Are We Drinking Ourselves Dry?

Are you an average American?  If so, you are now using 270 plastic bottles to consume an average of 35 gallons of bottled water a year.  The Beverage Marketing Corporation believes that by 2017 that number will climb to 300 bottles each year.

I’ll ask the question again:  Are you an average American?  If so, you probably don’t know that it takes about 3 liters of water to produce 1 liter of bottled water—for the metrically challenged 1 liter equals a little over a quart.

According to the American Water Works Association, almost 2/3 of all bottled water sales are single 16.9 oz. bottles and are sold at a cost of about $7.50 per gallon. You might find that figure amazing, but it is staggering when compared to the cost of a gallon of tap water or the cost of a gallon of gasoline.

With the on-going droughts in California and other places around the world, and the inefficiency and high cost of bottled water, I have to ask:  Are we drinking ourselves dry?

I’ll ask the question one last time:  Are you an average American?  If so, you might be unaware of a wonderful life-giving source of water . . .

John 4:13-14

Jesus said:  Drink this water, and your thirst is quenched only for a moment. You must return to this well again and again.  I offer water that will become a wellspring within you that gives life throughout eternity. You will never be thirsty again.

The woman replied:  Please, Sir, give me some of this water, so I’ll never be thirsty and never again have to make the trip to this well.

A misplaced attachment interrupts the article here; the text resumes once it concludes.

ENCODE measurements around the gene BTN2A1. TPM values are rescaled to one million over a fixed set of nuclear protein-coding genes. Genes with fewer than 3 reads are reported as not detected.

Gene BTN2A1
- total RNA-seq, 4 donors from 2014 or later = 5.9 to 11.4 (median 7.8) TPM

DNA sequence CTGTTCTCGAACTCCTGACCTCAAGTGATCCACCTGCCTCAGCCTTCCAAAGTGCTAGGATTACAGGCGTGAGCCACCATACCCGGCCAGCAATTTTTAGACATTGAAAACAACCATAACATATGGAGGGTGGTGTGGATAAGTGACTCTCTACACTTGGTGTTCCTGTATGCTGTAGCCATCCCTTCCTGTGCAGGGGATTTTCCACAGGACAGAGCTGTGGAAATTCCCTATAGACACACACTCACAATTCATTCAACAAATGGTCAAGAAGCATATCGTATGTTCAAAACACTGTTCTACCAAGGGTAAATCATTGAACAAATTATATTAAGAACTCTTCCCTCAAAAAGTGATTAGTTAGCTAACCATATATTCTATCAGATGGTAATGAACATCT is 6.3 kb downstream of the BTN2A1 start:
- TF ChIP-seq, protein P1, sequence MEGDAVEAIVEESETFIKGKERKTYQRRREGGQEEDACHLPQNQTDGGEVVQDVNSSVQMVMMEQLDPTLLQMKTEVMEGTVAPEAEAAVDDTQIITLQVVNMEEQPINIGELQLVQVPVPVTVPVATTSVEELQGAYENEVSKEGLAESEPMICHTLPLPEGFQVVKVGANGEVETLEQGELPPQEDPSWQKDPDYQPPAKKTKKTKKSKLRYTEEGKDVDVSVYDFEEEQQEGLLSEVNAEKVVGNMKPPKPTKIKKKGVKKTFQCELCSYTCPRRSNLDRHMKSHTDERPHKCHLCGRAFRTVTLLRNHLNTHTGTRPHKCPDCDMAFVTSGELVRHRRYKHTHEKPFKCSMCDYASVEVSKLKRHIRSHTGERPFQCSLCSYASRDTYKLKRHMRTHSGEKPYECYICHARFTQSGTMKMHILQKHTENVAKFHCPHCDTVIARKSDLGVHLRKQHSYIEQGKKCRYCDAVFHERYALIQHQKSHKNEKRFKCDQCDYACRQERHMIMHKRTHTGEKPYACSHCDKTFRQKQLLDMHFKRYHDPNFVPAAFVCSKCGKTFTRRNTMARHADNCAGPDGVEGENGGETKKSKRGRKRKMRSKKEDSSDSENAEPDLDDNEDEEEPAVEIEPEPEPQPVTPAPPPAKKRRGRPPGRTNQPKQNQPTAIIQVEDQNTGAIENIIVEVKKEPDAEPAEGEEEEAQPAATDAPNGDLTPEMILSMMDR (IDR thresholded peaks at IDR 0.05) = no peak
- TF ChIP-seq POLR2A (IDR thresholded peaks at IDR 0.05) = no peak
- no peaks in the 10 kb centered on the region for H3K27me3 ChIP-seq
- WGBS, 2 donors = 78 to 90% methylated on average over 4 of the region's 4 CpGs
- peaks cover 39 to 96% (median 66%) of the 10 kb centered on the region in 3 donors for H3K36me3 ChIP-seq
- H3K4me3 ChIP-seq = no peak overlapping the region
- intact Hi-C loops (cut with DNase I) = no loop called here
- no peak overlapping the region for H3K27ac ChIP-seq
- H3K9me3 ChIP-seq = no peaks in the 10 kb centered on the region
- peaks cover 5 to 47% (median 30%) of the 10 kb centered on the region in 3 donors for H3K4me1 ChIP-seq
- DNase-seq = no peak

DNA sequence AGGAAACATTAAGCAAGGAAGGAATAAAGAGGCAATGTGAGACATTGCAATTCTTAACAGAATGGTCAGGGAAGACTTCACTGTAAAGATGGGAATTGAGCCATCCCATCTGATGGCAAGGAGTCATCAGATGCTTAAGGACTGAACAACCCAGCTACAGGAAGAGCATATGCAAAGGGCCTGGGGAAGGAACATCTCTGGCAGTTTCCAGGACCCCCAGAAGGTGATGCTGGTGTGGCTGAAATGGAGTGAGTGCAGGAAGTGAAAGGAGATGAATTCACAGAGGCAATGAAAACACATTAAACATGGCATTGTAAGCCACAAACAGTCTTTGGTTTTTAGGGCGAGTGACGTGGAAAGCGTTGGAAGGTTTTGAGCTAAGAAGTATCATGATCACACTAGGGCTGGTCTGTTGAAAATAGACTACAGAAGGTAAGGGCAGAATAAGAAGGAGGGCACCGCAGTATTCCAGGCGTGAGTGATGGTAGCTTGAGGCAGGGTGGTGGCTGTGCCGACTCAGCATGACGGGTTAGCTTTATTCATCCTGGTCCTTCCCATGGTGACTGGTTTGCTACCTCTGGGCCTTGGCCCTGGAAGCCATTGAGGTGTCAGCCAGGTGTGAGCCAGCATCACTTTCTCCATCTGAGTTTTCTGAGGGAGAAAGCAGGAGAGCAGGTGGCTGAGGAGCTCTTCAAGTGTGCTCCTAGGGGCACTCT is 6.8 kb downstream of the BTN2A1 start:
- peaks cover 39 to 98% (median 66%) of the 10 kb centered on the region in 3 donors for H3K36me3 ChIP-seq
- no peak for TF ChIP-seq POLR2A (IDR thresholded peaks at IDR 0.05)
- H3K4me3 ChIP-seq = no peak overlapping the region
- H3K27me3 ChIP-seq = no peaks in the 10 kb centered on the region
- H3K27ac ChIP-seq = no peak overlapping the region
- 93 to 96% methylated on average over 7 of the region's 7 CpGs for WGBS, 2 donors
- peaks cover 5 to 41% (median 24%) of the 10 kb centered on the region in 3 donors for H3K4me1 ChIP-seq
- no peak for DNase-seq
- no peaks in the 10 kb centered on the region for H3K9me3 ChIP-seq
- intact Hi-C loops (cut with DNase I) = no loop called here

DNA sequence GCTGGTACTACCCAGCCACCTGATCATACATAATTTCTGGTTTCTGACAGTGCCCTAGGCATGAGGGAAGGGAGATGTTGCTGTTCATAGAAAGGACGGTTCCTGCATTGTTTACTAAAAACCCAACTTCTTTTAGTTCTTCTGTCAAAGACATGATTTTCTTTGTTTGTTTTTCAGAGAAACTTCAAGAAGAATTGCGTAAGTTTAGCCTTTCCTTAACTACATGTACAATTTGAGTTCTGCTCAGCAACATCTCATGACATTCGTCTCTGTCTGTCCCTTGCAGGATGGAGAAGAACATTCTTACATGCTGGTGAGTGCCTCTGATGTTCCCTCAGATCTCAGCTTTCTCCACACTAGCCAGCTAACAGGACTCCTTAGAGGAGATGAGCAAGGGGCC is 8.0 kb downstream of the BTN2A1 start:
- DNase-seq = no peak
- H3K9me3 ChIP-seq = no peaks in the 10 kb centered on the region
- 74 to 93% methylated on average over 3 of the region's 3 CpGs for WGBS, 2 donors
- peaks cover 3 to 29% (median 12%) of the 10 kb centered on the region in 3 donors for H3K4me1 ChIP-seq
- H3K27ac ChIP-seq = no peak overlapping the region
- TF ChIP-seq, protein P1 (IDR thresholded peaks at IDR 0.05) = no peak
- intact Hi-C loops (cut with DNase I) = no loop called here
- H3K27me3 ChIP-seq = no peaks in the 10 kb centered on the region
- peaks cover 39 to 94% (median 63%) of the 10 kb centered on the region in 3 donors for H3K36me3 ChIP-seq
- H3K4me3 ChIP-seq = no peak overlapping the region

Recycling and Refocusing

recycle_word_peopleIn the Sunday edition of the Washington Post, Chris Mooney wrote:  “We have a problem, people: Even though we’re supposed to put the right stuff in the blue bin, a lot of recyclable material nevertheless winds up crammed into landfills. One of the most noteworthy of these is paper: While 64.6 percent of paper and paperboard got recycled in 2012, that still left 24.26 million tons of the stuff discarded, according to the EPA (Why We Don’t Recycle Crumpled Paper).”

While some things get tossed out simply because people won’t toss them in the recycle bin, research suggests there might be another reason.  The Environment and Behavior journal has reported on research by  Remi Trudel, Jennifer Argo, and Matthew Meng of Boston University and the University of Alberta.

Their research focused on the way your brain categorizes information and then acts on it.  When your brain sees a piece of crumpled paper, it perceives it to be trash and not something to be recycled.

The study found that, “Full sheets of paper were recycled 77.4 percent of the time, whereas crumpled paper was only recycled 7.8 percent of the time.”  The researchers said: “We consistently show that consumers’ decision to recycle the same product depends on whether the product is intact (i.e., whole) or distorted (i.e., crumpled, cut).”

When you meet an individual whose life has been crumpled by the power of sin or the heartache of failure, how do you respond?   Do you see them as trash or someone who can be recycled?

You are probably familiar with the verses that call you to be the “salt of the earth” and the “light of the world,” but how well do you know and put into practice the scriptural admonition to be a recycler?  In Romans 15:1-2, Paul said:

Those of us who are strong and able in the faith need to step in and lend a hand to those who falter, and not just do what is most convenient for us. Strength is for service, not status. Each one of us needs to look after the good of the people around us, asking ourselves, “How can I help?”

What is Christianity to you?  Is it an experience and relationship of convenience or are you willing to “lend a hand” to those in need?